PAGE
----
CMMC_L3 SC.3.183 CMMC_L3_SC.3.183 CMMC L3 SC.3.183 System and Communications Protection Deny network communications traffic by default and allow network communications traffic by exception (i.e., deny all, permit by exception). Shared Microsoft and the customer share responsibilities for implementing this requirement. This requirement applies to inbound and outbound network communications traffic at the system boundary and at identified points within the system. A deny-all, permit-by-exception network communications traffic policy ensures that only those connections which are essential and approved are allowed. link 32
NIST_SP_800-171_R2_3 .5.10 NIST_SP_800-171_R2_3.5.10 NIST SP 800-171 R2 3.5.10 Identification and Authentication Store and transmit only cryptographically-protected passwords. Shared Microsoft and the customer share responsibilities for implementing this requirement. Cryptographically-protected passwords use salted one-way cryptographic hashes of passwords. See [NIST CRYPTO]. link 9
NIST_SP_800-171_R2_3 .5.4 NIST_SP_800-171_R2_3.5.4 NIST SP 800-171 R2 3.5.4 Identification and Authentication Employ replay-resistant authentication mechanisms for network access to privileged and non-privileged accounts. Shared Microsoft and the customer share responsibilities for implementing this requirement. Authentication processes resist replay attacks if it is impractical to successfully authenticate by recording or replaying previous authentication messages. Replay-resistant techniques include protocols that use nonces or challenges such as time synchronous or challenge-response one-time authenticators. [SP 800-63-3] provides guidance on digital identities. link 1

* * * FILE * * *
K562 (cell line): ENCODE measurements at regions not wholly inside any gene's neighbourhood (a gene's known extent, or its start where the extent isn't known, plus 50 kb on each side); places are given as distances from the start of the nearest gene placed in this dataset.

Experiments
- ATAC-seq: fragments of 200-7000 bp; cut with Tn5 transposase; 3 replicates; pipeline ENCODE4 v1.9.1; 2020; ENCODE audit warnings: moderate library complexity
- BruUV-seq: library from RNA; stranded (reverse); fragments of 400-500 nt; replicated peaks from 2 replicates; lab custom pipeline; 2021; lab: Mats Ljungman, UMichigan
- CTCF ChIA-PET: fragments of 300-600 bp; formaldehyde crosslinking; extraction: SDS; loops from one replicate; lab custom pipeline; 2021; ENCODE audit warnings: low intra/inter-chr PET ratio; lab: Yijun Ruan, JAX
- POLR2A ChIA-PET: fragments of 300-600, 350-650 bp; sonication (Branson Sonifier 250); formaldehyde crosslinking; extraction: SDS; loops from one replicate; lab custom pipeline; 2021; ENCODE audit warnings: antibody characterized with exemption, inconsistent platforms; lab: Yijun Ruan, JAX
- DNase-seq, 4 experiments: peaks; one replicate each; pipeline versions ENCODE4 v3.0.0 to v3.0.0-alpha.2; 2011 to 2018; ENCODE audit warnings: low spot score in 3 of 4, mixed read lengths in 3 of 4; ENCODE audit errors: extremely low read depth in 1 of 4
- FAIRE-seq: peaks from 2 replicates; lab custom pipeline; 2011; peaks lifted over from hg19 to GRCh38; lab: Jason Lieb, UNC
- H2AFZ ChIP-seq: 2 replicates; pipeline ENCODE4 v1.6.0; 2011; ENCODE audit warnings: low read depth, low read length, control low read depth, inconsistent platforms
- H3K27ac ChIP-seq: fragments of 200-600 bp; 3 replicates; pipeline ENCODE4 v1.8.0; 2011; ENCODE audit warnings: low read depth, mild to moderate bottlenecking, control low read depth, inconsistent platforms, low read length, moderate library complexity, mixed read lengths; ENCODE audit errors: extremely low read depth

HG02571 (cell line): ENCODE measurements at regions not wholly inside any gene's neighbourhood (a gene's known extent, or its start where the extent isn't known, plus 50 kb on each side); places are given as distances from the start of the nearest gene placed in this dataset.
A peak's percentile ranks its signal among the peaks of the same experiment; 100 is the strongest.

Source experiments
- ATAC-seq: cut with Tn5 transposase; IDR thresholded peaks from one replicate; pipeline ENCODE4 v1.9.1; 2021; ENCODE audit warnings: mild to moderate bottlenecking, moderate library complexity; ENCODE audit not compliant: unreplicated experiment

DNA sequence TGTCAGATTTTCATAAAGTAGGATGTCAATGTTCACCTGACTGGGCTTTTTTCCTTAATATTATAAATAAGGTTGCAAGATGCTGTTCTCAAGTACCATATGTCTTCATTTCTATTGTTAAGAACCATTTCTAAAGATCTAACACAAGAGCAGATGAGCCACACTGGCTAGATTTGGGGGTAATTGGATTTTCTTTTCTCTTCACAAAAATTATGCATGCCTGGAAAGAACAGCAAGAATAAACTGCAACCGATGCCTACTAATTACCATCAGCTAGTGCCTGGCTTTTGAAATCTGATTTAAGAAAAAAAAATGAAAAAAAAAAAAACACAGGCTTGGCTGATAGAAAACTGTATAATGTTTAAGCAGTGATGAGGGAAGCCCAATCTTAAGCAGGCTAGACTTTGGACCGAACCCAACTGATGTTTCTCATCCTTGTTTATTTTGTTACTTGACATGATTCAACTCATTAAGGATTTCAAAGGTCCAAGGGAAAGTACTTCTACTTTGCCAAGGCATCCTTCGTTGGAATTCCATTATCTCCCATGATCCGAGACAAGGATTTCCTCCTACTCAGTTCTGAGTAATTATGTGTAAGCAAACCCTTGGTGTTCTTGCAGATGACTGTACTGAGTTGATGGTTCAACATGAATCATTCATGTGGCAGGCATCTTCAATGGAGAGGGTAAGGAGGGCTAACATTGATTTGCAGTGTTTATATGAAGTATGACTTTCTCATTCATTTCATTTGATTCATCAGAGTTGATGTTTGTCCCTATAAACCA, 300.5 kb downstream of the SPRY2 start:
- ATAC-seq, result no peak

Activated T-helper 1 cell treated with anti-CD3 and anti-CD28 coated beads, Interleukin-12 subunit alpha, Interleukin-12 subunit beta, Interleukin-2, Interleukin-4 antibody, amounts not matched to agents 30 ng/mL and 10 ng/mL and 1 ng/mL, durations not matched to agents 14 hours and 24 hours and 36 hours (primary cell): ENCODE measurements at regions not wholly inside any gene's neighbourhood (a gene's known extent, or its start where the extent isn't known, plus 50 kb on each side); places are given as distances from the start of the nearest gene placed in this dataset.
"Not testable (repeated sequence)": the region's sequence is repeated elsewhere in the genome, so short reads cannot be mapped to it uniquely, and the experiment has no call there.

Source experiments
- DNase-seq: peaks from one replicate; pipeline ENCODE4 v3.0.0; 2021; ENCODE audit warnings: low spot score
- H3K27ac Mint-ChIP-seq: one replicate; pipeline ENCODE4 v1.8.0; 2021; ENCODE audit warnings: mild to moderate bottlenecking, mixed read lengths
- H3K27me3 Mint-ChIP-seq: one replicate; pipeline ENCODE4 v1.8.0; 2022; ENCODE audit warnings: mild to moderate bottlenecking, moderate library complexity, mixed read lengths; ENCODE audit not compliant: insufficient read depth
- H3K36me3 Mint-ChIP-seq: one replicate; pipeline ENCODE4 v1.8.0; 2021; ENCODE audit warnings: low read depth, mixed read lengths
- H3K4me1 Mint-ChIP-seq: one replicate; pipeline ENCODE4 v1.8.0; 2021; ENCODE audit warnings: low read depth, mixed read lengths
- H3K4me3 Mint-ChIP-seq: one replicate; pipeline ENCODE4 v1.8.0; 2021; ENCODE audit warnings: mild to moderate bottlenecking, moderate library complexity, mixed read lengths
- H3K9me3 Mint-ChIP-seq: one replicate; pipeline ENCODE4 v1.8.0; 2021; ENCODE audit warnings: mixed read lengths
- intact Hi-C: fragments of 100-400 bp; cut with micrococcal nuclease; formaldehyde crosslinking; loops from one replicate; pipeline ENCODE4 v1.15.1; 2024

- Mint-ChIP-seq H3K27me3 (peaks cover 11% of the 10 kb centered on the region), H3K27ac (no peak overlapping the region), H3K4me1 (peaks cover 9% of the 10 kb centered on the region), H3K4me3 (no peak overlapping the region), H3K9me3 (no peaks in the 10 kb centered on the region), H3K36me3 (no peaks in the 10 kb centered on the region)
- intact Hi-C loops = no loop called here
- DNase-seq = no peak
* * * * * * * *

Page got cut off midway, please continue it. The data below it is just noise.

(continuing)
Initiatives usage
Initiative DisplayName Initiative Id Initiative Category State Type
[Deprecated]: Azure Security Benchmark v1 42a694ed-f65e-42b2-aa9e-8052e9740a92 Regulatory Compliance Deprecated BuiltIn
[Preview]: CMMC 2.0 Level 2 4e50fd13-098b-3206-61d6-d1d78205cb45 Regulatory Compliance Preview BuiltIn
[Preview]: Windows machines should meet requirements for the Azure compute security baseline be7a78aa-3e10-4153-a5fd-8c6506dbc821 Guest Configuration Preview BuiltIn
CMMC Level 3 b5629c75-5c77-4422-87b9-2509e680f8de Regulatory Compliance GA BuiltIn
NIST SP 800-171 Rev. 2 03055927-78bd-4236-86c0-f36125a10dc9 Regulatory Compliance GA BuiltIn
History
Date/Time (UTC ymd) (i) Change type Change detail
2022-01-28 17:51:01 change Major (2.0.0 > 3.0.0)
2020-09-15 14:06:41 change Previous DisplayName: [Preview]: Windows machines should meet requirements for 'Security Options - Network Security'
2020-08-20 14:05:01 add 1221c620-d201-468c-81e7-2817e6107e84